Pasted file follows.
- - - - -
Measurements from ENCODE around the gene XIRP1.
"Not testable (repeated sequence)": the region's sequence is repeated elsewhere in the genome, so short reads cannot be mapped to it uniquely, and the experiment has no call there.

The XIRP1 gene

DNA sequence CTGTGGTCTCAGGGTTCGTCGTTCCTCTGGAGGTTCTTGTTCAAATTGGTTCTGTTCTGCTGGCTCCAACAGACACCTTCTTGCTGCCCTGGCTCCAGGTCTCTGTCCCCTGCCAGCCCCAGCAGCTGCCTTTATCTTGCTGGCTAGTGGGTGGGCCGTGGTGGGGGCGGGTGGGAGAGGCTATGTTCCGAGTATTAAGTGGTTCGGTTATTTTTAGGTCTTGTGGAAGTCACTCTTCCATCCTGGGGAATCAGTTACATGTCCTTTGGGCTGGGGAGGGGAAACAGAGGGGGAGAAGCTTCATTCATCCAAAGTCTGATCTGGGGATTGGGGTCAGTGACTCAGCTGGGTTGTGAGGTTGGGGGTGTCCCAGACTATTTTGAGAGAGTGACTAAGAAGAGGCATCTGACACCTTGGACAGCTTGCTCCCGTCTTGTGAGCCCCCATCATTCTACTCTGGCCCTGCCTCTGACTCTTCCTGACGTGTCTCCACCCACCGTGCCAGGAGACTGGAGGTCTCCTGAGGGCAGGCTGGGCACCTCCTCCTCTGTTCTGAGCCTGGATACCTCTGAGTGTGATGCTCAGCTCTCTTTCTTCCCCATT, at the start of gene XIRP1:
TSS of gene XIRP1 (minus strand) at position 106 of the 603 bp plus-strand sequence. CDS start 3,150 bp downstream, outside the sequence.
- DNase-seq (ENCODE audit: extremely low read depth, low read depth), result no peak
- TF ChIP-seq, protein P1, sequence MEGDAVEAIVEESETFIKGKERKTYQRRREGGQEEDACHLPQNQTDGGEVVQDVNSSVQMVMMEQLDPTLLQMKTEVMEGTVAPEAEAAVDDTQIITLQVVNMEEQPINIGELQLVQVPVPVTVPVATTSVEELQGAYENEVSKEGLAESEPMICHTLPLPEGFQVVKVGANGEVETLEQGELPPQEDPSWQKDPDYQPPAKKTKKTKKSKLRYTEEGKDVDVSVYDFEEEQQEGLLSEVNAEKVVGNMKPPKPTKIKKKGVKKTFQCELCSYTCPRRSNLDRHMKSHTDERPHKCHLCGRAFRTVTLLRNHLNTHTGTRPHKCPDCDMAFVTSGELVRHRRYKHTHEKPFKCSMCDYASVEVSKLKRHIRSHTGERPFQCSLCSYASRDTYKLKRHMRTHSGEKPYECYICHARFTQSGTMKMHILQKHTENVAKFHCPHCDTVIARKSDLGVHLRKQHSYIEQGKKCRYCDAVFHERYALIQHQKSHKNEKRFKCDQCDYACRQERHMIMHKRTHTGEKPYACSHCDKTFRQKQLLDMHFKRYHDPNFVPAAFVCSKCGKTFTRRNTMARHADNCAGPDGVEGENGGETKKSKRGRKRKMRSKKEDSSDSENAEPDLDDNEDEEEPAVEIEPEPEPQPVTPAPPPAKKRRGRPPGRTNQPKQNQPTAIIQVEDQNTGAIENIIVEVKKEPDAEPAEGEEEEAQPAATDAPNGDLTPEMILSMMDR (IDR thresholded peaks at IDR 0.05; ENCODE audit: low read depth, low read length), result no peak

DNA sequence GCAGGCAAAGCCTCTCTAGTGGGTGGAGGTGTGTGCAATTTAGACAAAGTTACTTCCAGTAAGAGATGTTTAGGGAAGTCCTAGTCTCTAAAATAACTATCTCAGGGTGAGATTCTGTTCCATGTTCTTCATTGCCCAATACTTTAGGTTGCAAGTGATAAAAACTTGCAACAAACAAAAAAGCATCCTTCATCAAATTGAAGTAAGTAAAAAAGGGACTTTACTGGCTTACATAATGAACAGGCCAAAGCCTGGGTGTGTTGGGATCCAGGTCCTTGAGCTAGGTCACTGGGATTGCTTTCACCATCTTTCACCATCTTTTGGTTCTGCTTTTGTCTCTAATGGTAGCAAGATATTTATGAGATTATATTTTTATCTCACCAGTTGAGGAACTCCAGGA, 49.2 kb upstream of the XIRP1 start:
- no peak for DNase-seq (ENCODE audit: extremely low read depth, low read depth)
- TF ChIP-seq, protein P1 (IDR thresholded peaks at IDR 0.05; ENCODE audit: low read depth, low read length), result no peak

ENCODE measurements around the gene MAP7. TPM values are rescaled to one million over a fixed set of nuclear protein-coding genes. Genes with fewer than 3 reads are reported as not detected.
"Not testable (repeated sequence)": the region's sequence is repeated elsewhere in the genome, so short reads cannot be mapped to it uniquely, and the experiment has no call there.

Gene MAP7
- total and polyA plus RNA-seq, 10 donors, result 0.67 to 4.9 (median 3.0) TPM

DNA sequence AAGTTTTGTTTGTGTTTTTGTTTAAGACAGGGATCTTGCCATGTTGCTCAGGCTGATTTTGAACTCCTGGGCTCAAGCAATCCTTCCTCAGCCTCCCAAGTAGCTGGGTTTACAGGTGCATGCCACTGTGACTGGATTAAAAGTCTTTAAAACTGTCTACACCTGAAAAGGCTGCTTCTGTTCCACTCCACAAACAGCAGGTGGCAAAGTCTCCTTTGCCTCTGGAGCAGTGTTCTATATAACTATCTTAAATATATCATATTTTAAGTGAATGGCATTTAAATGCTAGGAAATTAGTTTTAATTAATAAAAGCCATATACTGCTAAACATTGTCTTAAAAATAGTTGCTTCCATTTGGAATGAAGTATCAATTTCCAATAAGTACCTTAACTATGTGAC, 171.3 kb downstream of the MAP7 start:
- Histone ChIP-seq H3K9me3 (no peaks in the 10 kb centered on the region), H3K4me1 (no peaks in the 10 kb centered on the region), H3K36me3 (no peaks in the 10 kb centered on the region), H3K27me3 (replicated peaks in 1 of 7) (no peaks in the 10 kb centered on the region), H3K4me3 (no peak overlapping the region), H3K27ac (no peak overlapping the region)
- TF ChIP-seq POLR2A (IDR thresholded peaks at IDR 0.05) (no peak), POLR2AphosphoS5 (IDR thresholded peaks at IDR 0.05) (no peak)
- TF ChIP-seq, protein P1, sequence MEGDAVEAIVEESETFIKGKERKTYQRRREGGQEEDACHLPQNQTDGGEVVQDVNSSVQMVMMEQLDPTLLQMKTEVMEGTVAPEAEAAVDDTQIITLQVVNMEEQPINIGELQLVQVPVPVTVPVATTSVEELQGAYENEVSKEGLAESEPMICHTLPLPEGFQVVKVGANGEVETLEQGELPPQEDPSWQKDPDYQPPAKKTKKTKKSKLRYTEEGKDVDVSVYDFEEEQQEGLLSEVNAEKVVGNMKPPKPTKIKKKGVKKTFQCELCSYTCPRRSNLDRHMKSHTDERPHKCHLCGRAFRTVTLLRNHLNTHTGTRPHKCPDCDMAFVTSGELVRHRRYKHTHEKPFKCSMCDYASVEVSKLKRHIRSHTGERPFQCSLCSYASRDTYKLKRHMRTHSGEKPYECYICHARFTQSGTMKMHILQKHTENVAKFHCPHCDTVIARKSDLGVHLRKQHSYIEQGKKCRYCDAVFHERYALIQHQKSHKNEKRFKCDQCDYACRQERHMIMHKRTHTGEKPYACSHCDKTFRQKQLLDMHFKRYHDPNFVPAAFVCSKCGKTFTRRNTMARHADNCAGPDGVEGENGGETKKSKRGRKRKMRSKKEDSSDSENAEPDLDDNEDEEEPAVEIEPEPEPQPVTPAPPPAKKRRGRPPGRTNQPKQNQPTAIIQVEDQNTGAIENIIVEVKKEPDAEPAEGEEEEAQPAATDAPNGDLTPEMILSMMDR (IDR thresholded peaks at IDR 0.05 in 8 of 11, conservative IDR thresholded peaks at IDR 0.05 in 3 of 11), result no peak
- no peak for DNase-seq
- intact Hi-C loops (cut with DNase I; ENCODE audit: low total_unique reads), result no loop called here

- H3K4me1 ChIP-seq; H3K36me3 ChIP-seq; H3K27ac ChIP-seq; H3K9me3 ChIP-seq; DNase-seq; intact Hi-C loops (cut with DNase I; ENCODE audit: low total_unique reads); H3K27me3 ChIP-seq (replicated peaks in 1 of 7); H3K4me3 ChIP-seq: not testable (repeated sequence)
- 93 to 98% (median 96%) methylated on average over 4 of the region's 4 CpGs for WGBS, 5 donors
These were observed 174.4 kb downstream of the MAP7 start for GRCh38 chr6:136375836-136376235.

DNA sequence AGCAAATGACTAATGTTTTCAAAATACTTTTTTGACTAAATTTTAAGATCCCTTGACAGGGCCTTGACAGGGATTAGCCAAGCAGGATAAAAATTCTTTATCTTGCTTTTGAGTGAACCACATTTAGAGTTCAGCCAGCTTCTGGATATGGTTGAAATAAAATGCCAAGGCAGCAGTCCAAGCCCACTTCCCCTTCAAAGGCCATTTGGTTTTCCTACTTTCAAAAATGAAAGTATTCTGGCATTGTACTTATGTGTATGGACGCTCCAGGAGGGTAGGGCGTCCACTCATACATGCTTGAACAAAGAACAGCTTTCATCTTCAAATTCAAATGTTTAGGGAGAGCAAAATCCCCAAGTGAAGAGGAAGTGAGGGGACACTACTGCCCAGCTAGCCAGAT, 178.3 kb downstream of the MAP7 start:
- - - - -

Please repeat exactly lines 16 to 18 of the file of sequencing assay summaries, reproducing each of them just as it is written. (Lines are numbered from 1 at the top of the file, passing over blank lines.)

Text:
- Histone ChIP-seq H3K9me3 (no peaks in the 10 kb centered on the region), H3K4me1 (no peaks in the 10 kb centered on the region), H3K36me3 (no peaks in the 10 kb centered on the region), H3K27me3 (replicated peaks in 1 of 7) (no peaks in the 10 kb centered on the region), H3K4me3 (no peak overlapping the region), H3K27ac (no peak overlapping the region)
- TF ChIP-seq POLR2A (IDR thresholded peaks at IDR 0.05) (no peak), POLR2AphosphoS5 (IDR thresholded peaks at IDR 0.05) (no peak)
- TF ChIP-seq, protein P1, sequence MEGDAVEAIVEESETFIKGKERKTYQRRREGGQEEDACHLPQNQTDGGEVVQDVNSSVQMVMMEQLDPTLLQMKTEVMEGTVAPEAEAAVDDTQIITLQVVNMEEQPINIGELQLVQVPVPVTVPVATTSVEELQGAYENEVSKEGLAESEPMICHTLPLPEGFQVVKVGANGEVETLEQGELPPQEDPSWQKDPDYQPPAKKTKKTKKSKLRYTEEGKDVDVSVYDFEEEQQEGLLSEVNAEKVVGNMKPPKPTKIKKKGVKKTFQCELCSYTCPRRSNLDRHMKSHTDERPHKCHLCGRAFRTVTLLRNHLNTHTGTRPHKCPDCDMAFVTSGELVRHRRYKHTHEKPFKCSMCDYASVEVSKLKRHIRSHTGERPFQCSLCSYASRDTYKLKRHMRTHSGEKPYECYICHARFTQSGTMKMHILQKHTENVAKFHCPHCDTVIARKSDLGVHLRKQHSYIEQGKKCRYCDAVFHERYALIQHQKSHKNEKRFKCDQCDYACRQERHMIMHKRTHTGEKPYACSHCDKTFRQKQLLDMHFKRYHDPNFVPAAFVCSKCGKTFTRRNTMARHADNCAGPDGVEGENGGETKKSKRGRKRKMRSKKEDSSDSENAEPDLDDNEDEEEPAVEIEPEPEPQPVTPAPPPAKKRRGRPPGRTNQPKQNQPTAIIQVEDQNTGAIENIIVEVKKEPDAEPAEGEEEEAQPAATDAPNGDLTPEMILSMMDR (IDR thresholded peaks at IDR 0.05 in 8 of 11, conservative IDR thresholded peaks at IDR 0.05 in 3 of 11), result no peak